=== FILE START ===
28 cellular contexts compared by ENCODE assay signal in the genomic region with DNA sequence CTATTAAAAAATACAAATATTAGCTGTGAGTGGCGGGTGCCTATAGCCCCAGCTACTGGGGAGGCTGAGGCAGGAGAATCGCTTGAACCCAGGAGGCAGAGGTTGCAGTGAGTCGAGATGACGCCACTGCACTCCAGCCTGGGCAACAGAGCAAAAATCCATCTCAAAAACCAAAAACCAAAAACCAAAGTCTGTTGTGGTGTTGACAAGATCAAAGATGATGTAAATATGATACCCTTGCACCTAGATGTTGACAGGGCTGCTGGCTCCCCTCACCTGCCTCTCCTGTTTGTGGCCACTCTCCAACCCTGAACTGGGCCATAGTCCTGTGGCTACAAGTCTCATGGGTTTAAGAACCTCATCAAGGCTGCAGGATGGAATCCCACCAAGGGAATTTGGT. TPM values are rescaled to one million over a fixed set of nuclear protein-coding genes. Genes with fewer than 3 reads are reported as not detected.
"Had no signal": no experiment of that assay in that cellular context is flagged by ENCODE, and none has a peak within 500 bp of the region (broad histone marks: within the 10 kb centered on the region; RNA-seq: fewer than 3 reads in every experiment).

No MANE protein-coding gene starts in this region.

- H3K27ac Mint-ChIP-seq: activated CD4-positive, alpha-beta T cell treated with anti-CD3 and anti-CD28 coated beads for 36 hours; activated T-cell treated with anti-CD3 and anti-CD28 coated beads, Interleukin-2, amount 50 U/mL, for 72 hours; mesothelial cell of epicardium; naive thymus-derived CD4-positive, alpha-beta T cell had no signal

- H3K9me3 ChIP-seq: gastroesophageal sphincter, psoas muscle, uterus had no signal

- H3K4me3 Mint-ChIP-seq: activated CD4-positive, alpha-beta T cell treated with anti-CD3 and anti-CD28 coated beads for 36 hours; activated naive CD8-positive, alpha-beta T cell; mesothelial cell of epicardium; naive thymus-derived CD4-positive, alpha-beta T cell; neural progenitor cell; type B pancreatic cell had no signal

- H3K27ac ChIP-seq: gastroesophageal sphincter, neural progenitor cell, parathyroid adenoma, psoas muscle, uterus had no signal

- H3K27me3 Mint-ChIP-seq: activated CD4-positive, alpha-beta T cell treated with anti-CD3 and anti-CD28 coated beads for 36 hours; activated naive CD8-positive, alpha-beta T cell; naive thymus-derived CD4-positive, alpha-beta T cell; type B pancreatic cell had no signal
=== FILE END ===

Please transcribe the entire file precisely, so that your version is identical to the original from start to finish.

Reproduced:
28 cellular contexts compared by ENCODE assay signal in the genomic region with DNA sequence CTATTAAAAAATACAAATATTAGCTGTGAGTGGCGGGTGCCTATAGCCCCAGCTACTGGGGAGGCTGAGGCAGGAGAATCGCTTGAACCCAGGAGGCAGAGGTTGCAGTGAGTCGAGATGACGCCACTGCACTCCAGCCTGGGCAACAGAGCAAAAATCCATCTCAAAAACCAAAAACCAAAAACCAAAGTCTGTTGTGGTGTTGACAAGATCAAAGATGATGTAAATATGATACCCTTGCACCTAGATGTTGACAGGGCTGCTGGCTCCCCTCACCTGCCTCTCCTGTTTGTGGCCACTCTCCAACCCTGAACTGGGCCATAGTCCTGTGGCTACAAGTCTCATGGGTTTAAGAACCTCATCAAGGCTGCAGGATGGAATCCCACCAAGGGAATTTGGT. TPM values are rescaled to one million over a fixed set of nuclear protein-coding genes. Genes with fewer than 3 reads are reported as not detected.
"Had no signal": no experiment of that assay in that cellular context is flagged by ENCODE, and none has a peak within 500 bp of the region (broad histone marks: within the 10 kb centered on the region; RNA-seq: fewer than 3 reads in every experiment).

No MANE protein-coding gene starts in this region.

- H3K27ac Mint-ChIP-seq: activated CD4-positive, alpha-beta T cell treated with anti-CD3 and anti-CD28 coated beads for 36 hours; activated T-cell treated with anti-CD3 and anti-CD28 coated beads, Interleukin-2, amount 50 U/mL, for 72 hours; mesothelial cell of epicardium; naive thymus-derived CD4-positive, alpha-beta T cell had no signal

- H3K9me3 ChIP-seq: gastroesophageal sphincter, psoas muscle, uterus had no signal

- H3K4me3 Mint-ChIP-seq: activated CD4-positive, alpha-beta T cell treated with anti-CD3 and anti-CD28 coated beads for 36 hours; activated naive CD8-positive, alpha-beta T cell; mesothelial cell of epicardium; naive thymus-derived CD4-positive, alpha-beta T cell; neural progenitor cell; type B pancreatic cell had no signal

- H3K27ac ChIP-seq: gastroesophageal sphincter, neural progenitor cell, parathyroid adenoma, psoas muscle, uterus had no signal

- H3K27me3 Mint-ChIP-seq: activated CD4-positive, alpha-beta T cell treated with anti-CD3 and anti-CD28 coated beads for 36 hours; activated naive CD8-positive, alpha-beta T cell; naive thymus-derived CD4-positive, alpha-beta T cell; type B pancreatic cell had no signal